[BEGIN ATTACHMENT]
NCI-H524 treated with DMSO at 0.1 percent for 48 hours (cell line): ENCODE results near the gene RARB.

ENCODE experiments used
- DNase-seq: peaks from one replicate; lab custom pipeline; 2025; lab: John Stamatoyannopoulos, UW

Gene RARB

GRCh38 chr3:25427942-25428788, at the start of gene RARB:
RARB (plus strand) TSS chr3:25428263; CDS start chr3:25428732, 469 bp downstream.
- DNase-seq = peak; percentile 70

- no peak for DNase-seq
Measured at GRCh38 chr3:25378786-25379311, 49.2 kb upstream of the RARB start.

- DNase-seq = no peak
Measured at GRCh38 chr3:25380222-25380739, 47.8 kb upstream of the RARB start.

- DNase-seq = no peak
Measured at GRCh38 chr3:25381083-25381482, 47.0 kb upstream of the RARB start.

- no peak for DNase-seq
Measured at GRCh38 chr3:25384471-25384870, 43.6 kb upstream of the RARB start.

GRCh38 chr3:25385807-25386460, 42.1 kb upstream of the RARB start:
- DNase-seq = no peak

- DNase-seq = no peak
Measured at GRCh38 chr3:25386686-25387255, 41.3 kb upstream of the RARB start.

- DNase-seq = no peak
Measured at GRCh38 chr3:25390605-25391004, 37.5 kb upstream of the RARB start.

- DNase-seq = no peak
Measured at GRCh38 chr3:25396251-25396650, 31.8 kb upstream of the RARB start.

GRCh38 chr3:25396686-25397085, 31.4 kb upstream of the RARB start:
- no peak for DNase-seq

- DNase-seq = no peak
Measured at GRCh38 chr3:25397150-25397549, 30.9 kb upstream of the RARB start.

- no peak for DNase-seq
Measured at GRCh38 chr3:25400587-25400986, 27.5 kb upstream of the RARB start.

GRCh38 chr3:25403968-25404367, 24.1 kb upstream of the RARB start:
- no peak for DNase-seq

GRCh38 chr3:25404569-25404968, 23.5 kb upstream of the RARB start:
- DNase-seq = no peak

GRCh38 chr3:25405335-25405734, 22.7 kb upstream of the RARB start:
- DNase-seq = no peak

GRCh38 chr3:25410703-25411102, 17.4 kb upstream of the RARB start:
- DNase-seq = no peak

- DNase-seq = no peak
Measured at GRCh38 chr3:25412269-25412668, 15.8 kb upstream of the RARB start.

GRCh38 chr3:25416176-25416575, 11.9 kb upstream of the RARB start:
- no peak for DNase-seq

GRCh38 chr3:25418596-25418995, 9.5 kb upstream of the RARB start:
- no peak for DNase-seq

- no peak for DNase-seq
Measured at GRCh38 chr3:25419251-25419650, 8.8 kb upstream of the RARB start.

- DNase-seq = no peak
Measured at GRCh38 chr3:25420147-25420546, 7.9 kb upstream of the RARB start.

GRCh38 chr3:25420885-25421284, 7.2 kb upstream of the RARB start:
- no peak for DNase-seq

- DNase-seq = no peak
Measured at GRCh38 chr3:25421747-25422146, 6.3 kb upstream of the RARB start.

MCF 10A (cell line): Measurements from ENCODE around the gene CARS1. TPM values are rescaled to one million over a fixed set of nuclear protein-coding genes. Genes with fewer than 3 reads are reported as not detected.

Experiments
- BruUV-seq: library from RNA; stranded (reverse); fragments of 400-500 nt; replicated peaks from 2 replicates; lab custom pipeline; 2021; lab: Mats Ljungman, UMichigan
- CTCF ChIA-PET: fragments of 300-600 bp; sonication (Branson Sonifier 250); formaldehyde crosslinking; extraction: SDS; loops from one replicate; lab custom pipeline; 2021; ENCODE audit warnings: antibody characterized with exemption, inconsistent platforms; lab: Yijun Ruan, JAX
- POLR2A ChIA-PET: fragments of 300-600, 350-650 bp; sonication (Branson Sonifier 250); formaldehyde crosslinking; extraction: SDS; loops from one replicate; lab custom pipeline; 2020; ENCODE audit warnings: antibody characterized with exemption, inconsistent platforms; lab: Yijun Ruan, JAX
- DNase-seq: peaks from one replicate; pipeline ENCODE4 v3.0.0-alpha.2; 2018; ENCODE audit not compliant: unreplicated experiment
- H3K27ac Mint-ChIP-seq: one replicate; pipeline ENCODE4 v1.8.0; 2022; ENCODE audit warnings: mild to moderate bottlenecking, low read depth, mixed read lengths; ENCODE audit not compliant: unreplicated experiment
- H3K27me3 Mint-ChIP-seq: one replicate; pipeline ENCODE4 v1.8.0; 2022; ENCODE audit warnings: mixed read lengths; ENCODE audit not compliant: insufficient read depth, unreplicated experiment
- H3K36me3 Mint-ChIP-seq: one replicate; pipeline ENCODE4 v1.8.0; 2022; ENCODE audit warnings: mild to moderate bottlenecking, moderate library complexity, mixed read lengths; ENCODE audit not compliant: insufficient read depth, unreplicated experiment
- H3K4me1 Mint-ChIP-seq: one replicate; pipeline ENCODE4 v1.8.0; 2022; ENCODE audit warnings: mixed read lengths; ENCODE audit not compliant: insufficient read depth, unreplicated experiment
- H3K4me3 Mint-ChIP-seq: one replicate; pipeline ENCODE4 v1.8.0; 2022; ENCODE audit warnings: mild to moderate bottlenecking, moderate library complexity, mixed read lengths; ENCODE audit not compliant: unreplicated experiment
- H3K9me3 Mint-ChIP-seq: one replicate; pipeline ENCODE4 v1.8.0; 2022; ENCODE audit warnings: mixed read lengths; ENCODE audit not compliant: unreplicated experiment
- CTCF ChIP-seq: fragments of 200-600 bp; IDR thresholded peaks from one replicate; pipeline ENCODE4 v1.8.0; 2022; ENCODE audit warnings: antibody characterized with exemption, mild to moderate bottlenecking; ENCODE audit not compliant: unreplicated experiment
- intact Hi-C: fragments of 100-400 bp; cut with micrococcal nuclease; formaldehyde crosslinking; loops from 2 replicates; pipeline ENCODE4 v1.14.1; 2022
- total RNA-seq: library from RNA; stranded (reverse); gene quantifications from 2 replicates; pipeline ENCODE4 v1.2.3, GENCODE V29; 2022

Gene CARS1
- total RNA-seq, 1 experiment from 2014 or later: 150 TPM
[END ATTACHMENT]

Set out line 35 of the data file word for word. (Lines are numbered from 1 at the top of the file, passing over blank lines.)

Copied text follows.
- DNase-seq = no peak